Is there information showing what percent of matches lasted 2 years or longer? Is there research being done to determine what sort of program structures in higher risk youth environments support longer youth involvement than other types of structures.

    The report confirms information we’ve heard over and over, that volunteers and youth who are well-supported tend to stay connected longer. As you and others become involved on the Boards of Mentoring Partnerships and/or have public speaking opportunities, I hope that you’ll look for more ways to build year-round marketing and advocacy strategies that enlist more consistent business and philanthropic support of mentor-based programs in all areas where youth are at “higher risk” and that this can build a broader base of programs to draw upon for future research showing what the nation needs to do to build and sustain mentor-rich programs supporting youth as they grow up in areas with many environmental risk factors.

    It would be great to see this research repeated in Chicago, New York, Houston or other cities with youth populations of 100,000 or larger where the concentrations of poverty and risk factors are much larger than in most other parts of the country. I suspect the mentors of mentors and structured mentor-rich programs could be as great or greater, while the challenges of making programs available to youth in these areas would also be much larger.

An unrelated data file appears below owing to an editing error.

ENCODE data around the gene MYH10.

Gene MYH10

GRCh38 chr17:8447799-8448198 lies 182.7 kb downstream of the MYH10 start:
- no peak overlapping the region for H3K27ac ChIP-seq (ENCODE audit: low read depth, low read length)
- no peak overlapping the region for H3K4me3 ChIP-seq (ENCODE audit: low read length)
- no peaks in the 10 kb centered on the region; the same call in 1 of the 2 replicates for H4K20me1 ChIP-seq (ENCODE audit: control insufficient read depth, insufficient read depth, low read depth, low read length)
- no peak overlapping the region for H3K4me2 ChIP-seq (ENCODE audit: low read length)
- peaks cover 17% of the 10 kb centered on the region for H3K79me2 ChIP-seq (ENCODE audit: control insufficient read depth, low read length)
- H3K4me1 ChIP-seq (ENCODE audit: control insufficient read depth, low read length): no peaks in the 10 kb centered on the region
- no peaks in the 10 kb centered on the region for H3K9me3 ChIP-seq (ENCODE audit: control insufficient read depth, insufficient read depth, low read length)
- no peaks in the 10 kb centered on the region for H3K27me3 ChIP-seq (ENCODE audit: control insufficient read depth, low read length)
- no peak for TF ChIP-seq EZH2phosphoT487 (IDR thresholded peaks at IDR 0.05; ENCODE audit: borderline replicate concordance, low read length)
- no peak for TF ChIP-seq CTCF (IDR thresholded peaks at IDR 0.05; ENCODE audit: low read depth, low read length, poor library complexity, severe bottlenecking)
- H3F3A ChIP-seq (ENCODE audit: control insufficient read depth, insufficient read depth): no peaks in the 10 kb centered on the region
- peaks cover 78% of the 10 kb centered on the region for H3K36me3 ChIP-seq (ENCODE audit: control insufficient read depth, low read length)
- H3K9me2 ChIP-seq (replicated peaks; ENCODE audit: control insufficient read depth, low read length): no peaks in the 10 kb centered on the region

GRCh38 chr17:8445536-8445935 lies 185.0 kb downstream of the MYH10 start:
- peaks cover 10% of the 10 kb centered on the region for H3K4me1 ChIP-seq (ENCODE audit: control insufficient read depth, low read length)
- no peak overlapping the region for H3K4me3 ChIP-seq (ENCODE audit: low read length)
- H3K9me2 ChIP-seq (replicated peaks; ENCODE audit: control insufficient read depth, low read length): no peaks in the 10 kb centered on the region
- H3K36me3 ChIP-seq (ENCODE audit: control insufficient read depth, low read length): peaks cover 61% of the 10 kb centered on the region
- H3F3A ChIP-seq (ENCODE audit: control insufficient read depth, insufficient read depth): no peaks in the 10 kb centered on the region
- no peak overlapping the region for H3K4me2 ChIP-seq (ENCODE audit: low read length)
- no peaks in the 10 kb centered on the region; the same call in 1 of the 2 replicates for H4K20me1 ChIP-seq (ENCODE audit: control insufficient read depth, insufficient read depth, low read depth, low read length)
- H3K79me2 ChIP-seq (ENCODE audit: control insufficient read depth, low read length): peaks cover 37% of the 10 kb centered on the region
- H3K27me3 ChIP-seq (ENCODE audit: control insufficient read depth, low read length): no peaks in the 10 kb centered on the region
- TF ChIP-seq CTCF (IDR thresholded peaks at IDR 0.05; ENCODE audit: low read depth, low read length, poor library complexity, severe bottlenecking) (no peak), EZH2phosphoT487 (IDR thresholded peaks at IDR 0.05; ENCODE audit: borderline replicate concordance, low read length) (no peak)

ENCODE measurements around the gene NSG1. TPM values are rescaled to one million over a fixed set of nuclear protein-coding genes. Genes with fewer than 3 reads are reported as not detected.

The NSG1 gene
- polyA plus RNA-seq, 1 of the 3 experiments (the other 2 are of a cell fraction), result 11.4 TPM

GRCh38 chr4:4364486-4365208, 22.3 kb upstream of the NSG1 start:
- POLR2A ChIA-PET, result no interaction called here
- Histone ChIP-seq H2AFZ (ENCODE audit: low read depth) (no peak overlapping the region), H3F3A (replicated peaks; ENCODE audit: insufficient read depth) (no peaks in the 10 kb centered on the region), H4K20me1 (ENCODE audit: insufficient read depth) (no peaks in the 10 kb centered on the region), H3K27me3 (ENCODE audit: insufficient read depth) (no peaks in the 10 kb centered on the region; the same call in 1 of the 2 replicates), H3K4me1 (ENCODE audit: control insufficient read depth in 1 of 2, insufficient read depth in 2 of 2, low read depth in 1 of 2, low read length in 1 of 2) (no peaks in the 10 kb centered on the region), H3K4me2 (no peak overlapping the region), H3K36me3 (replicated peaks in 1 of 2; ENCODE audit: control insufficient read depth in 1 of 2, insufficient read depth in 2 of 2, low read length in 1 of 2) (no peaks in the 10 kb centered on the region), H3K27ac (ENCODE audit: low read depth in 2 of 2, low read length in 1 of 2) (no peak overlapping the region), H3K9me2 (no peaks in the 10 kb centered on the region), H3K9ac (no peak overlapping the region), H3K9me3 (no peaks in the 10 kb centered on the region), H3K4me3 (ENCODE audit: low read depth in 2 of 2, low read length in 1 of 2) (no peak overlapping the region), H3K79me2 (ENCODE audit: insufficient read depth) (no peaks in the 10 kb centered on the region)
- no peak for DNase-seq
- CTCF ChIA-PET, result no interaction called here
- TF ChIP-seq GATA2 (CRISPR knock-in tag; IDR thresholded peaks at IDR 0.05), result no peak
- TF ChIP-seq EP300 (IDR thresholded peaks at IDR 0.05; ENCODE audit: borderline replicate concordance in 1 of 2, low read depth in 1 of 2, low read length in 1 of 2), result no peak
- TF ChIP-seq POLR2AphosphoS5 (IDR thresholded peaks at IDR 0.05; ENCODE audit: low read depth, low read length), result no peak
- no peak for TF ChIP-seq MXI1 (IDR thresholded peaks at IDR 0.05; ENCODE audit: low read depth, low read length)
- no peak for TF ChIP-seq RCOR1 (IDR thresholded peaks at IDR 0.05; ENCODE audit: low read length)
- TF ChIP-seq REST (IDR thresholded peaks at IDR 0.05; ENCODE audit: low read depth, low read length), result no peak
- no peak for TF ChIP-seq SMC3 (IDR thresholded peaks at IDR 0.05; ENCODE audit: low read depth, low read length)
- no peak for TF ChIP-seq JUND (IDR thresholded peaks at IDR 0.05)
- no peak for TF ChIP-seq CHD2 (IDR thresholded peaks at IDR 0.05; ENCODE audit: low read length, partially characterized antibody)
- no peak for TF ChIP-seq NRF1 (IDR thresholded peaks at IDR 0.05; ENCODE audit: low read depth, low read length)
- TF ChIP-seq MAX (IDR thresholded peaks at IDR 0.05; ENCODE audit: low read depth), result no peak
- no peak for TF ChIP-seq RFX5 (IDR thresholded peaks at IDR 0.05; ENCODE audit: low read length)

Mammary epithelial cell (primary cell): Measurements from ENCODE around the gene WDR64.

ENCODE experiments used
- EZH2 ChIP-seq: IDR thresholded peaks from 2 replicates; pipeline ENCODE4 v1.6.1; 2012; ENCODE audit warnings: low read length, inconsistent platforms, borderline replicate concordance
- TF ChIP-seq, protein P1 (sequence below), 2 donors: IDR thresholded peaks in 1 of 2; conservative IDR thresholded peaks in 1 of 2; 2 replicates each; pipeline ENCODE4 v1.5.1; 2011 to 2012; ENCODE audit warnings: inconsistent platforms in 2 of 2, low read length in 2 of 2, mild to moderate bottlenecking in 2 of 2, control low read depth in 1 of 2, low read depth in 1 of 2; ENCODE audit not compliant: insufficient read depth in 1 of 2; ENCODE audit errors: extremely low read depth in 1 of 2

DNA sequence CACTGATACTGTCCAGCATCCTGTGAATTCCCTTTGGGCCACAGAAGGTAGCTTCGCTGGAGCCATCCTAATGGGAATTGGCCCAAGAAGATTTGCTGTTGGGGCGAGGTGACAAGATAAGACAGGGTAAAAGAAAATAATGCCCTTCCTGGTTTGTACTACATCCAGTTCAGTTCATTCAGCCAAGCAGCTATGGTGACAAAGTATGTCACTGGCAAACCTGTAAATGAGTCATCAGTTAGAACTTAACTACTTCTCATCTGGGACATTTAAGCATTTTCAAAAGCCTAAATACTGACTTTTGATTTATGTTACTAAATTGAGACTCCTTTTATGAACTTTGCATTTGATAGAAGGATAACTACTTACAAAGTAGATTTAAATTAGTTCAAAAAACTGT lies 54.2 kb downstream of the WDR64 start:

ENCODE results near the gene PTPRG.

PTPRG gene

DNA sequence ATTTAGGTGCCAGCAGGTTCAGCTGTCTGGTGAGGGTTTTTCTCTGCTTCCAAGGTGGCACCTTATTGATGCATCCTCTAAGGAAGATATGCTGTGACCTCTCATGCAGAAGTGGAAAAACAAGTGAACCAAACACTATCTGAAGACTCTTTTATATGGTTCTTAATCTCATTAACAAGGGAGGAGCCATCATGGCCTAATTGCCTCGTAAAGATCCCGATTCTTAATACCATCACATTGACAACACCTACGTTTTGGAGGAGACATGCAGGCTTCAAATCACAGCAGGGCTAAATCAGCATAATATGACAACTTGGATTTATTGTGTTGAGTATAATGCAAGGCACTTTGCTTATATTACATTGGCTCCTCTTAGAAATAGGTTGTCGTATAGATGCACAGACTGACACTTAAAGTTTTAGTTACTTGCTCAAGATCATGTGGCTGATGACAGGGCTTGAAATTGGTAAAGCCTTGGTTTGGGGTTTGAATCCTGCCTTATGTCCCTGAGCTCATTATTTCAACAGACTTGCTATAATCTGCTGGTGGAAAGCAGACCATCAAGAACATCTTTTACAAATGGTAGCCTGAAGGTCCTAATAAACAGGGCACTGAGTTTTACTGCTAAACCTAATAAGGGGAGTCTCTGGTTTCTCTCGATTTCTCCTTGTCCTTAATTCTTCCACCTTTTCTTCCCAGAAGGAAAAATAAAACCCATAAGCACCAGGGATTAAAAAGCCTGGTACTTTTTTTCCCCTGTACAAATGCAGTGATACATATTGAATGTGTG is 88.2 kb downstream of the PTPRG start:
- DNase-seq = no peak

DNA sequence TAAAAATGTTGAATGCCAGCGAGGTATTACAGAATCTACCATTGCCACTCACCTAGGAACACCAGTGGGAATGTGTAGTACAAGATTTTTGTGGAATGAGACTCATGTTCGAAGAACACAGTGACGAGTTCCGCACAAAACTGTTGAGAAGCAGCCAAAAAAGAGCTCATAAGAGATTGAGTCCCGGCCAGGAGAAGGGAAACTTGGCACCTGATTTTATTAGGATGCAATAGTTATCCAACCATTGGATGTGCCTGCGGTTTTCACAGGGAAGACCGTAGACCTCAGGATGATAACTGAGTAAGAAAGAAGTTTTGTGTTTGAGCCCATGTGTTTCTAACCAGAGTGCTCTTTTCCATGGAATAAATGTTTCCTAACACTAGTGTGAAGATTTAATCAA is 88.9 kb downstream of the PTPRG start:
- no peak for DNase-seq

Daniel F. Bassill, D.H.L.
    Tutor/Mentor Connection
    Tutor/Mentor Institute, LLC

  2. David DuBois says:

    One of the noteworthy findings, I think, is the pattern of differences that
    was evident in the experiences of mentors (e.g., perceived training needs,
    reasons for match closure) as a function of the risk profile of the youth
    with whom they were matched. Seemingly, programs could use this kind of